The University of Edinburgh on Friday officially returned the skulls of four Paiwan warriors taken by Japanese in 1874 to the Taiwanese indigenous community, marking Taiwan’s first-ever international repatriation of ancestral remains.
The Scottish university’s vice principal Gavin McLachlan at a ceremony at the school’s St Cecilia’s Hall signed the repatriation documents to formally transfer the skulls, which had been stored at the university for over a century.
“This repatriation is a culmination of international cooperation between the university and the Taiwanese community,” anatomy academic Tom Gillingwater was quoted as saying in a statement.
Photo courtesy of the Council of Indigenous Peoples via CNA
The human remains were received by Mudan Township (牡丹) Mayor Pan Chuang-chih (潘壯志), with Council of Indigenous Peoples Deputy Minister Calivat Gadu and others as witnesses.
Mudan Township is home to many Paiwan people, the second-largest indigenous group in Taiwan.
The skulls were taken by Japanese during an 1874 punitive expedition into Shimen, in today’s Mudan Township, known as the “Mudan Incident,” which was launched in response to the massacre of 54 shipwrecked Ryukyuan sailors by Paiwan warriors three years earlier.
The remains were in 1907 given to the school, which holds one of the largest and most historically significant collections of ancestral remains, notably skulls, the university said in its statement.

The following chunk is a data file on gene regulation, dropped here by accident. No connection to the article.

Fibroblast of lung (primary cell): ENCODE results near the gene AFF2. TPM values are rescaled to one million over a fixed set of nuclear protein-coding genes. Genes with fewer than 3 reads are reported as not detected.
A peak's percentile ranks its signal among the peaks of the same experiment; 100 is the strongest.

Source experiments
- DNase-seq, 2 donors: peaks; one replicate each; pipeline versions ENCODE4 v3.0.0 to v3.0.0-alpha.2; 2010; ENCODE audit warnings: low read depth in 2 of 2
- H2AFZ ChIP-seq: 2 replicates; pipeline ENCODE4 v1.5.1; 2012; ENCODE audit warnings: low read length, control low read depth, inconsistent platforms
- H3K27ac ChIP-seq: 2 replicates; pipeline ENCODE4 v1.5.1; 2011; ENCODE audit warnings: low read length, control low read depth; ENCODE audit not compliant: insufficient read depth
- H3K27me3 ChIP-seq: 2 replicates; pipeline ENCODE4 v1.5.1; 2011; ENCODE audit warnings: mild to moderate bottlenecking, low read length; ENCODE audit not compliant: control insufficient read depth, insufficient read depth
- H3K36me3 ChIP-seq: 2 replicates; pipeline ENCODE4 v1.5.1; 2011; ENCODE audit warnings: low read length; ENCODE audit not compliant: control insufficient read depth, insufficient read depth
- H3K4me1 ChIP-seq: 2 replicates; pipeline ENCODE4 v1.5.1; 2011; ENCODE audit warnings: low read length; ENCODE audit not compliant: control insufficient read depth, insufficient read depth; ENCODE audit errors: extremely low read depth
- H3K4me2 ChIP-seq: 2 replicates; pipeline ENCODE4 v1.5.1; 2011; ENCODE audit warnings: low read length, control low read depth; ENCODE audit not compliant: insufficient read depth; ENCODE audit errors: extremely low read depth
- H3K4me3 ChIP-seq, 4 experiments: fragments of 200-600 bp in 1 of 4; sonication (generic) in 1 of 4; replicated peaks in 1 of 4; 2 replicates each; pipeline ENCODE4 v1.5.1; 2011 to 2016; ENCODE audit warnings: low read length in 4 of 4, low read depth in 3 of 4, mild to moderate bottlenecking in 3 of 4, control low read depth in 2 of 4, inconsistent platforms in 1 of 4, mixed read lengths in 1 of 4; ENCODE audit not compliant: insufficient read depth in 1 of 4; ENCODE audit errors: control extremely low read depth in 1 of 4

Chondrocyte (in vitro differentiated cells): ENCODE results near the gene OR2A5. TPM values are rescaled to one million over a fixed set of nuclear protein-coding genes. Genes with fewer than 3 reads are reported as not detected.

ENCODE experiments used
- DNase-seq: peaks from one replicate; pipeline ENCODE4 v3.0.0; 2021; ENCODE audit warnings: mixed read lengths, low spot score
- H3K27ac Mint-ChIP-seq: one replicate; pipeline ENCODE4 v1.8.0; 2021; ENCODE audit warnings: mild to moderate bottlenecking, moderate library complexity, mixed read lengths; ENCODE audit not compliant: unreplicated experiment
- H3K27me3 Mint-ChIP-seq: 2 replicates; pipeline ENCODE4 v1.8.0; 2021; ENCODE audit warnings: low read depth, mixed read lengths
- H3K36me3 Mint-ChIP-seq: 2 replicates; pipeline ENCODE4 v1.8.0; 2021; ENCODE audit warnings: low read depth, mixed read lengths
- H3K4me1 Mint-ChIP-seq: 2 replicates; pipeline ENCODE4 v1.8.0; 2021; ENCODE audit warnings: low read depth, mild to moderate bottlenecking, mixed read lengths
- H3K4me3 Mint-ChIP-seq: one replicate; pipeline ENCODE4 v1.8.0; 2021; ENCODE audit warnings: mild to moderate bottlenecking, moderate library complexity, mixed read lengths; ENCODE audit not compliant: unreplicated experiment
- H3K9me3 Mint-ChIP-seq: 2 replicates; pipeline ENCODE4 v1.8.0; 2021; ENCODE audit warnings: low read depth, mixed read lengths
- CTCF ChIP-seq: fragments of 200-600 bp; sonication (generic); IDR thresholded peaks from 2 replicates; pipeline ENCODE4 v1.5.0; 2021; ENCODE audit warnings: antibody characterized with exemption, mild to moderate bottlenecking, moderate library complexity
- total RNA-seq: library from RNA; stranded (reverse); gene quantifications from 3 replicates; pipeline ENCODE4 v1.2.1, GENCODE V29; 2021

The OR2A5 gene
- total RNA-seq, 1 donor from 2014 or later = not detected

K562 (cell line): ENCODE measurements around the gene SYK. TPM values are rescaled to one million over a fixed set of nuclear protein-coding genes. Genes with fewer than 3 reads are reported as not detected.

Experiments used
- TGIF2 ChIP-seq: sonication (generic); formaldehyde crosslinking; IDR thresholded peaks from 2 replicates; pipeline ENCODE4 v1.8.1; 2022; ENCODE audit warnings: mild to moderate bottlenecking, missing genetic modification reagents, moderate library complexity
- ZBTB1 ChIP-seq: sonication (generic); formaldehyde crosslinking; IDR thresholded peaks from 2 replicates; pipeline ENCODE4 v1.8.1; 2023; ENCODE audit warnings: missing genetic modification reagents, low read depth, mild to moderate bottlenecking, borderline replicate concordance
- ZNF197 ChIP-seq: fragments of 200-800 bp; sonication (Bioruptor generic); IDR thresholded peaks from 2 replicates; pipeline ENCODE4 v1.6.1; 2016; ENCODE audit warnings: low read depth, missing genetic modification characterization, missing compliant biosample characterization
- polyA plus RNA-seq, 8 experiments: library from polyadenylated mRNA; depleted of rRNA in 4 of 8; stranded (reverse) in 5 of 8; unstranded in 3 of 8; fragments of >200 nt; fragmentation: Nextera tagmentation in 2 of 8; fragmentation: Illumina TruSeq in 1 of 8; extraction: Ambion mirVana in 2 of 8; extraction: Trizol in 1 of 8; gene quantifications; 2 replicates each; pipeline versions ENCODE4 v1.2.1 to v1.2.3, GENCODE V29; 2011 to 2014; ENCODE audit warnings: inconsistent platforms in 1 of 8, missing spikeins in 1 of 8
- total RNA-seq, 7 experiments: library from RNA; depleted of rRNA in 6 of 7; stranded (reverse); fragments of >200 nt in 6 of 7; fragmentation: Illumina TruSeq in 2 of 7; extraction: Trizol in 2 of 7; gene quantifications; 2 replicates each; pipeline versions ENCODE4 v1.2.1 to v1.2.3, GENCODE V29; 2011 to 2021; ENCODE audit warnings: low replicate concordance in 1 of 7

They were thought to have been originally taken as war trophies by Japanese soldiers and were carried to Japan by an unnamed US Navy officer who had accompanied the Japanese as a military adviser, it said.
Before they reached the university, the skulls were in possession of Stuart Eldrige, a US doctor and skull collector living in Yokohama in Japan, and John Anderson, the first curator of the Indian Museum in Calcutta, it added.
The university said it has a long history of returning remains and items in its collection that came from the British Empire’s colonies or through their global networks, with the first repatriation taking place over 75 years ago.
“We are committed to addressing our colonial legacy and this repatriation is the latest action we have taken in line with our longstanding policy of returning items to appropriate representatives of the cultures from which they were taken,” Gillingwater was quoted as saying.
The Council of Indigenous Peoples first requested the return of the four skulls on behalf of the Paiwan people in 2021 and received a positive response from the University of Edingburgh last year, the council said in a statement.
The repatriation not only upholds the principles of the UN Declaration on the Rights of Indigenous Peoples, but also raises global awareness of the human rights of indigenous peoples, the council said.
“It holds profound historical significance and stands as an important milestone in the pursuit of transitional justice for indigenous peoples,” it said.
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